[Choice Cut is my clever little name for the Long Cut year-end series chronicling the best of everything for 2006.]
Just in time for the WXPN 2006 best album of 2006 poll (lists are due midnight tonight). Mucho cribbing from my RIYL write-ups, where available (I didn't start writing those things until April).
10. Beth Orton Comfort of Strangers
Orton avoids staleness by dropping her usual electronica-lite backgrounds for folk-lite backgrounds on this disc that came out earlier this year. The new sound seems to highlight her angelic voice better. I'm a sucker for angelic voices. [RIYL 12]
09. Neil Young Living With War
Neil puts a big ol' boot in Dubya's ass and manages to make quality music while he's at it. [RIYL 3]
08. Alejandro Escovedo The Boxing Mirror
It was a sound that just hit you like a truck - absolutely amazing all-out rock and roll. For the second half of the show Escovedo switched to an acoustic guitar and the viola and violin were used to support some beautiful Chicano-influenced ballads. While the music was quieter, the sound of band remained strong. [From my review of his Free-at-Noon concert back in June, which featured songs from this album.]
07. Bruce Springsteen We Shall Overcome: The Seeger Sessions
This one pre-dated my little RIYL descriptions, so I'll try to think of
something to say about it now:
Every once in a while, it seems Springsteen likes to take a step away from his more mainstream stuff and do something a little different. After the top-40 friendly The River came the quiet masterpiece Nebraska, and after the bigger-than-life Born in the USA came the softer, more personal Tunnel of Love. After the heavier The Rising and Devils and Dust, Bruce put out this rollicking collection of Pete Seeger "inspired" covers this year. Filled with old-timey odes, ballads and protest songs, Springsteen makes an album that sounds like it was recorded back in the days of 78's, yet never sounds dated and never gets old. Fun stuff.
06. The Capitol Years Dance Away the Terror
05. Birdie Busch The Ways We Try
The sound is crisp and original and the lyrics are full of fleshed out stories that never become overwrought. What really makes the music stand out, and what gets it stuck in you head, is its playfulness. The band sounds like it had a ball making the record - most of the songs sound as though they are being sung through a smile - and that fun is infectious. A real change of pace from ordinary folk music. [RIYL 27]
04. Bob Dylan Modern Times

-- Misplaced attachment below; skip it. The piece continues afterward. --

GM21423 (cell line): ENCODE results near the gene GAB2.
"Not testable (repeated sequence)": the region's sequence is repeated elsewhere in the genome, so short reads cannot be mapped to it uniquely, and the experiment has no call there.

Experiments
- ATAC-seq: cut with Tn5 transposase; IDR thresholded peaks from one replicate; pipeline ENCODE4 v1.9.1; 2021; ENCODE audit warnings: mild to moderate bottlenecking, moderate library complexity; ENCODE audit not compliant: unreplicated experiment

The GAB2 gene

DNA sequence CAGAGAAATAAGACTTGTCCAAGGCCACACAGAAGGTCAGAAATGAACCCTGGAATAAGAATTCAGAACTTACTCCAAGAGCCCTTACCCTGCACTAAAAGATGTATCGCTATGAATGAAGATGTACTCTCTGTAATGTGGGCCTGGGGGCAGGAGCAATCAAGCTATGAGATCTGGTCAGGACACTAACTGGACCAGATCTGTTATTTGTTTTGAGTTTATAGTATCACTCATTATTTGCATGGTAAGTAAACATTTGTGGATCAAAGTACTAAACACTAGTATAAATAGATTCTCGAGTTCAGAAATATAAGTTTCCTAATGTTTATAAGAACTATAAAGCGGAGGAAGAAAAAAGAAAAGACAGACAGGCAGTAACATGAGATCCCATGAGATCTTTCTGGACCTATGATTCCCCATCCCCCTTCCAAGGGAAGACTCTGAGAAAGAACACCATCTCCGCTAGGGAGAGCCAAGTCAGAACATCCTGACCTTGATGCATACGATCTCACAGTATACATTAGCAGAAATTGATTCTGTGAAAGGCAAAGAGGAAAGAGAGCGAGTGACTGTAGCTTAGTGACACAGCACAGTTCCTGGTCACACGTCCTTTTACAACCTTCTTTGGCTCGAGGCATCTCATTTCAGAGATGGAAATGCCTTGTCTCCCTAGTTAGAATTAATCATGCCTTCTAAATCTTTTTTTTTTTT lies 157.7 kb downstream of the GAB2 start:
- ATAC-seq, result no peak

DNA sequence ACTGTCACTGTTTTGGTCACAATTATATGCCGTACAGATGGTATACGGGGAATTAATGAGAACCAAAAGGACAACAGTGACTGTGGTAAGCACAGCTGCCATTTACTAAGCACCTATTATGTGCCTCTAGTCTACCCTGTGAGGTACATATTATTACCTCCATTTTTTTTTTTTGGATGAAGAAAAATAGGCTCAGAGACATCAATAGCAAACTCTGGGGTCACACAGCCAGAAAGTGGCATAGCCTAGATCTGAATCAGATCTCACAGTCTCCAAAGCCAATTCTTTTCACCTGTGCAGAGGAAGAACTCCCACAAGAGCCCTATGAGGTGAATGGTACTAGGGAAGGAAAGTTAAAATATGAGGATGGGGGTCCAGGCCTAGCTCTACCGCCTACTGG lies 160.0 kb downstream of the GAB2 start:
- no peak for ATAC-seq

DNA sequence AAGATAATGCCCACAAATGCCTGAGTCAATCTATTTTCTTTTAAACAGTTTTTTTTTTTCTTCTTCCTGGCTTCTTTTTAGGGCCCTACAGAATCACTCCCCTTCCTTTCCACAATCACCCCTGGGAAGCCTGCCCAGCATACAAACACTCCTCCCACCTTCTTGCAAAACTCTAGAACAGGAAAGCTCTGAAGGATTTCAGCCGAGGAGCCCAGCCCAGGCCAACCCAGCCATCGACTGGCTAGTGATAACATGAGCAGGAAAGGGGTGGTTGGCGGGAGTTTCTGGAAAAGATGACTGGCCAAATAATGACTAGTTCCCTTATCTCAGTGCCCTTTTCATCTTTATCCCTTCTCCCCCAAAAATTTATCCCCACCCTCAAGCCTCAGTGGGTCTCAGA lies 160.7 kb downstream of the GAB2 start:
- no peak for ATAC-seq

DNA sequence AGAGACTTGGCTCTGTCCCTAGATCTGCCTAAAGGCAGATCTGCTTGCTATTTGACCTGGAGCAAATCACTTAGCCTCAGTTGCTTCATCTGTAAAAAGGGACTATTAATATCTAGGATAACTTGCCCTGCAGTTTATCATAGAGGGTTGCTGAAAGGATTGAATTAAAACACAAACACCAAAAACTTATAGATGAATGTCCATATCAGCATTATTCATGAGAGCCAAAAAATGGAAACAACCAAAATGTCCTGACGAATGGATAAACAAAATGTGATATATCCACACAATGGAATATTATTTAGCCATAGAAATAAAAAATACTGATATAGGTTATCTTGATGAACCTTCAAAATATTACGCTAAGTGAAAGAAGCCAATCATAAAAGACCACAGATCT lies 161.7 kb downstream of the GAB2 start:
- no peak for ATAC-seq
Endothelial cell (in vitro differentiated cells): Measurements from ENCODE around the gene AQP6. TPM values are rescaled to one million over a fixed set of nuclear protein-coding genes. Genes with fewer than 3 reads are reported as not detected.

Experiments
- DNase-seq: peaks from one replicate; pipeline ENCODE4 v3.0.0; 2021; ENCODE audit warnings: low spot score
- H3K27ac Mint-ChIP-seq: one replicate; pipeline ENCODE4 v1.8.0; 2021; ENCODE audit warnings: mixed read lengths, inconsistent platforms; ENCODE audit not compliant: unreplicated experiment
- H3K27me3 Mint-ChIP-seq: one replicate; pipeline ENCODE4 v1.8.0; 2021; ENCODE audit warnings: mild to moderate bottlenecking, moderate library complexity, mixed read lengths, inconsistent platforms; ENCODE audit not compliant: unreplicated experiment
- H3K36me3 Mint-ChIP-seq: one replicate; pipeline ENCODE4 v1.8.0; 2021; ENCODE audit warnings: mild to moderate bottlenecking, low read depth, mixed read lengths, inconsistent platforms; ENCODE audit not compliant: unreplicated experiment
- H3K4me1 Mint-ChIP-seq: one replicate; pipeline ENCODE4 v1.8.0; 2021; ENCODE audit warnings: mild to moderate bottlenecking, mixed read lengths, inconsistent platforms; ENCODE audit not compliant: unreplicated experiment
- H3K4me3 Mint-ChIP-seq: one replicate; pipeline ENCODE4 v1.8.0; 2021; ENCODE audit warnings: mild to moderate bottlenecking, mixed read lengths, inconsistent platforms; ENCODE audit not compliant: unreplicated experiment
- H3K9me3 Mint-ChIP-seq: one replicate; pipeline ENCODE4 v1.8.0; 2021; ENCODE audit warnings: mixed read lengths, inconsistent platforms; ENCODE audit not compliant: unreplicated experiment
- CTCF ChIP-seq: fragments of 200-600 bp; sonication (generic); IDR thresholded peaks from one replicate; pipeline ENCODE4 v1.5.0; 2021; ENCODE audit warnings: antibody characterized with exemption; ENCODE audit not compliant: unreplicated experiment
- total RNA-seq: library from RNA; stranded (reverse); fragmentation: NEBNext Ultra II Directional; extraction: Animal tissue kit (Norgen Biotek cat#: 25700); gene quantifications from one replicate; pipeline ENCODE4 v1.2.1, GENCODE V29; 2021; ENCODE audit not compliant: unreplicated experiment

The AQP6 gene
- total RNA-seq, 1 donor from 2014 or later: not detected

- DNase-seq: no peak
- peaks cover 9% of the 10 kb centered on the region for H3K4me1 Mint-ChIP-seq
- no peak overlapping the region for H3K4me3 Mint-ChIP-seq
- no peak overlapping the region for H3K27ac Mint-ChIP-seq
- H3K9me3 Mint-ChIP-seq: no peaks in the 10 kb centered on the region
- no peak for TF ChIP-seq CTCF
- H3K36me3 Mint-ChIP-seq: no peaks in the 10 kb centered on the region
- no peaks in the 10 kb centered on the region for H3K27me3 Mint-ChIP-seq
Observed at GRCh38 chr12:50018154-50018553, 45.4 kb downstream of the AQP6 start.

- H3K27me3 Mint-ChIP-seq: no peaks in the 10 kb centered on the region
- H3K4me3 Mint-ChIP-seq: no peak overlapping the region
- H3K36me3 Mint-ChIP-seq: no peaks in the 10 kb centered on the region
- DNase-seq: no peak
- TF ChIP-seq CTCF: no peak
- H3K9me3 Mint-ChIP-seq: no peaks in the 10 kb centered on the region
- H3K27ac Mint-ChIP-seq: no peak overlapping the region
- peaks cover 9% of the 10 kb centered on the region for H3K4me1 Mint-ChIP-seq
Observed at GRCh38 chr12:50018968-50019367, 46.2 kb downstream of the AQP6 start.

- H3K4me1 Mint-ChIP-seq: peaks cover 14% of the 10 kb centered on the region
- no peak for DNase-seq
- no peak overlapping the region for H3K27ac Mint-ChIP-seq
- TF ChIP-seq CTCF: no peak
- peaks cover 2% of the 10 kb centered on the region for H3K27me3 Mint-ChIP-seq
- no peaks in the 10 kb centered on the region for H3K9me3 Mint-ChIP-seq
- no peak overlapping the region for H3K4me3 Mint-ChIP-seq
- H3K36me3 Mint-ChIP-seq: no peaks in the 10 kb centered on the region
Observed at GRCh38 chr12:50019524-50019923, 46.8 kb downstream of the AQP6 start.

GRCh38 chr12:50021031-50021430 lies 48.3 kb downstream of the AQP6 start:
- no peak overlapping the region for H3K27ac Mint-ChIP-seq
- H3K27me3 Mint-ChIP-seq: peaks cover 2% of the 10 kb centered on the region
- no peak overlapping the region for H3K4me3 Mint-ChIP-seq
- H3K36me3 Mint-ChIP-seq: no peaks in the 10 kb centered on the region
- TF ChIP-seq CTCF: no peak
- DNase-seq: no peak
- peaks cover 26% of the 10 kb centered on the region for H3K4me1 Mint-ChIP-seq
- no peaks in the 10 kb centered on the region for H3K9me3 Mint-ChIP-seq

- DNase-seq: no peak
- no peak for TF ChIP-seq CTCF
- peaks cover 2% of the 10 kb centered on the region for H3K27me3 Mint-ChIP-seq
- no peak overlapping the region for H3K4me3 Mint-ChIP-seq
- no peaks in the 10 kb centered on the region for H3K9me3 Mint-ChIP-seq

Other than a few feisty numbers, the disc is filled with beautiful old-timey laid-back slow blues. Even the peppier songs have that very un-modern touch; sounding at times like they could have come from the Sun Studio vault. [RIYL 19]
03. The Pernice Brothers Live a Little
Most [of my downloaded] mp3s will kind of just play in the background until one pops up that gets my attention so much that I have to stop and take a peek to see who it's by. That seems to happen a lot with the Pernice Brothers songs that are on my hard-drive. They excel at melodic pop songs, and I'm a sucker for melodic pop songs. [RIYL 24]
02. Neko Case Fox Confessor Brings the Flood
Another one that I've never written anything about:
I'm really surprised this one ended up so high on my list, but week after week I found that I liked Case's sound too much to take her album off of my RIYL list (one of a handful of discs that have been on every one of those lists). At a time when everyone seems to be channeling Loretta Lynn (see: Lewis, Jenny), Case is the only one whose voice commands your attention the same way Lynn's does (Loretta's Van Lear Rose was my #1 album of 2004). They say that Case's lyrics are a bit out there, but I'm too busy enjoying her singing to listen to the words.
01. Cat Power The Greatest
Yet another album lacking the Long Cut RIYL treatment:
How appropriate that my number one pick of the year is already titled The Greatest. This disc came out in January, and right from the start this top slot belonged to Cat Power (aka Chan Marshall) until something greater than the Greatest came along. But in the end, nothing came close.
It doesn't surprise me that Marshall went down to Memphis to record with some of that city's great backing musicians of the past, because the result reminds me very much of Dusty Springfield's Dusty in Memphis. Dusty wasn't afraid to belt out some of her Memphis tunes, but Chan (she pronounces it "Shawn," by the way) gets her message across in a whisper. The results the same though: beautiful and heartbreaking music that demands your attention.
The near misses of 2006:
My Morning Jacket Okonokos, Steve Wynn and the Miracle 3 ...tick...tick...tick, Yo La Tengo I Am Not Afraid of You and I Will Kick Your Ass, Jed and Lucia Candles in Daylight, the Heavy Blinkers The Night and I are Still So Young, Mates of State Bring It Back, and Jenny Lewis Rabbit Fur Coat.